In one of her essays, “The Regional Writer,” Flannery O’Connor spoke of “the peculiar crossroads where time and place and eternity somehow meet.” Though Miss O’Connor’s task as a writer was to find the location of that “peculiar crossroads,” her personal crossroads was Andalusia, her Georgia farmhouse near Milledgeville, where she lived with her widowed mother and indulged her fancy for raising poultry. The world came often to Andalusia, and most of the visitors took away at least one peacock feather as well as respect for Miss O’Connor’s unpretentious and frequently wry humor.

    Like another unmarried American woman writer, Emily...

  6. CHAPTER TWO Specific Influences: Mauriac, Hawthorne, & West
    (pp. 14-32)

    Because Miss O’Connor’s use of the Bible is constant and because the overall meaning of her work so nearly parallels the thought of Teilhard de Chardin, we will examine biblical influence in conjunction with individual analyses of stories and will conclude our study with an examination of her response to Teilhard. Meantime, however, assessment of three other influences on Miss O’Connor—François Mauriac, Nathaniel Hawthorne, and Nathanael West—is no less necessary than logical at this point, for those influences relate specifically to aspects of her structure and style as well as to her birth as an artist and her...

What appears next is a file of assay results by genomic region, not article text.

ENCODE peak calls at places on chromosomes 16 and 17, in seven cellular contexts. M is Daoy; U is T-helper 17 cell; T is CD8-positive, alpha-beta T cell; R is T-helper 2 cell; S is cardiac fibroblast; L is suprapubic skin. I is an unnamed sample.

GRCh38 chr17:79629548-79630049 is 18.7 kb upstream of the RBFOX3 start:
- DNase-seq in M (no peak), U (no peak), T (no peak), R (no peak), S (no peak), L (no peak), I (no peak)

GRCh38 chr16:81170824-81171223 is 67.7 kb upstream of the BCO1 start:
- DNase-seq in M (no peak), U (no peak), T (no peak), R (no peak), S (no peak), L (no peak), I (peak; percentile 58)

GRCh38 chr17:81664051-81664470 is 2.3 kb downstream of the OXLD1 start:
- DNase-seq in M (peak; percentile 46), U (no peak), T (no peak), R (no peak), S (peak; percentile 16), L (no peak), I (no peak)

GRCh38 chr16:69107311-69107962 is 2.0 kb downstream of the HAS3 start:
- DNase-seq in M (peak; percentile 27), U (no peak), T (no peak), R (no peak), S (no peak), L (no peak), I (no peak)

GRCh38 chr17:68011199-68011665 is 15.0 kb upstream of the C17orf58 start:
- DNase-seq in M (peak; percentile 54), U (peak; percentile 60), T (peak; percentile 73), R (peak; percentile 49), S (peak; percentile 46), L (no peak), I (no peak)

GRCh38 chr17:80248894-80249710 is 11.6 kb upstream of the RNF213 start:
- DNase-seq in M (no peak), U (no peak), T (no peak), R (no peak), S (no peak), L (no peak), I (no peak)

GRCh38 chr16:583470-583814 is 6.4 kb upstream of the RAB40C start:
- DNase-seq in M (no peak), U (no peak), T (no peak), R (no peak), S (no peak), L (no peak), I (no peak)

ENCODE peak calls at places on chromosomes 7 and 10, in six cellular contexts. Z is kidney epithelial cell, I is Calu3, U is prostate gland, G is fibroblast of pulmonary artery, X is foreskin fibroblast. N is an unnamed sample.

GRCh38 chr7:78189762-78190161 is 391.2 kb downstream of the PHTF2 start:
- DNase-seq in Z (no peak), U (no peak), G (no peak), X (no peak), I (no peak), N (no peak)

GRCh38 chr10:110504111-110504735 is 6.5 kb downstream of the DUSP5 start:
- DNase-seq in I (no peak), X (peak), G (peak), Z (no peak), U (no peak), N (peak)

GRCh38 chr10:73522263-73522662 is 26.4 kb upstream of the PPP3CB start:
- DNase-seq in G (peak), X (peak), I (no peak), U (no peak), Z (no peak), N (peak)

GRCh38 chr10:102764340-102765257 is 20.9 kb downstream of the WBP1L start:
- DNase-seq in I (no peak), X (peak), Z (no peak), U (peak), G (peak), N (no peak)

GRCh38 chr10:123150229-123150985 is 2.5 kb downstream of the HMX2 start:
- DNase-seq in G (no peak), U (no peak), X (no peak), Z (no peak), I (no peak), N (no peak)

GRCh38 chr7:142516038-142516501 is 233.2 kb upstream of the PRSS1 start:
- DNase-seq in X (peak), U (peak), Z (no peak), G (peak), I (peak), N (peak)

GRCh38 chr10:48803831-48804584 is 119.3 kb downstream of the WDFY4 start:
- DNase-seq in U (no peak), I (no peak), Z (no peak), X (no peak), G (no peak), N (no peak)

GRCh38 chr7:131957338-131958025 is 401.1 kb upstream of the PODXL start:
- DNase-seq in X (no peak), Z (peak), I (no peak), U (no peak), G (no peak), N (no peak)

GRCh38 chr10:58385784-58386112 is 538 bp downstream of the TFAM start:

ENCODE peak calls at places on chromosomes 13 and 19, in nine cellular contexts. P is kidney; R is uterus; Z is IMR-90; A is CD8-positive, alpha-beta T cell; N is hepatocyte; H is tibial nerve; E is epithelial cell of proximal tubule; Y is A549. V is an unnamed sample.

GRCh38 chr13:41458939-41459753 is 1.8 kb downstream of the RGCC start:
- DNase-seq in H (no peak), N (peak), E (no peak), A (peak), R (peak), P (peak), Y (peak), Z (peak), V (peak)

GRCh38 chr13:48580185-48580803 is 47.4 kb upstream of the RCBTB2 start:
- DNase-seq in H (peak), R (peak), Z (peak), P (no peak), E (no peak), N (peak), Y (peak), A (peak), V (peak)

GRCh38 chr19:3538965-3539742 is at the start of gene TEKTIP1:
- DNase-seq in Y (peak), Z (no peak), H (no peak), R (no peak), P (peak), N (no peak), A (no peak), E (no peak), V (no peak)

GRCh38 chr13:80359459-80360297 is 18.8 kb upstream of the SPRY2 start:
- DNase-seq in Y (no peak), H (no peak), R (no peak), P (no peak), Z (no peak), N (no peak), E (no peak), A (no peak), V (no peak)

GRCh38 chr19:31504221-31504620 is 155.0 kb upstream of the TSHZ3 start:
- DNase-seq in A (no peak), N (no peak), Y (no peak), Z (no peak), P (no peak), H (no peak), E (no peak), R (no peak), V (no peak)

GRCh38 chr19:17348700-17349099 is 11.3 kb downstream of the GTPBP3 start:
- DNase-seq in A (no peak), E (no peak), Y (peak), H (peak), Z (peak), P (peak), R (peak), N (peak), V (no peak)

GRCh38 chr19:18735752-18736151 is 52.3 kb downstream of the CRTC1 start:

7. CHAPTER THREE ‘Wise Blood’ & what Came Before
    (pp. 33-58)

    Wise Blood, Flannery O’Connor’s first novel, may owe part of its excellence to nine pages of comments sent her by Caroline Gordon, who read the first revision of the book. Robert Giroux had accepted the first draft for publication by Harcourt, Brace, and Miss O’Connor asked her friend Robert Fitzgerald to send the revision to Caroline Gordon. She later asked if Miss Gordon would read the second revision. As Fitzgerald notes in his introduction toEverything That Rises Must Converge, Miss O’Connor acknowledged that Miss Gordon’s comments “certainly increased my education…. All the changes are efforts after what she suggested...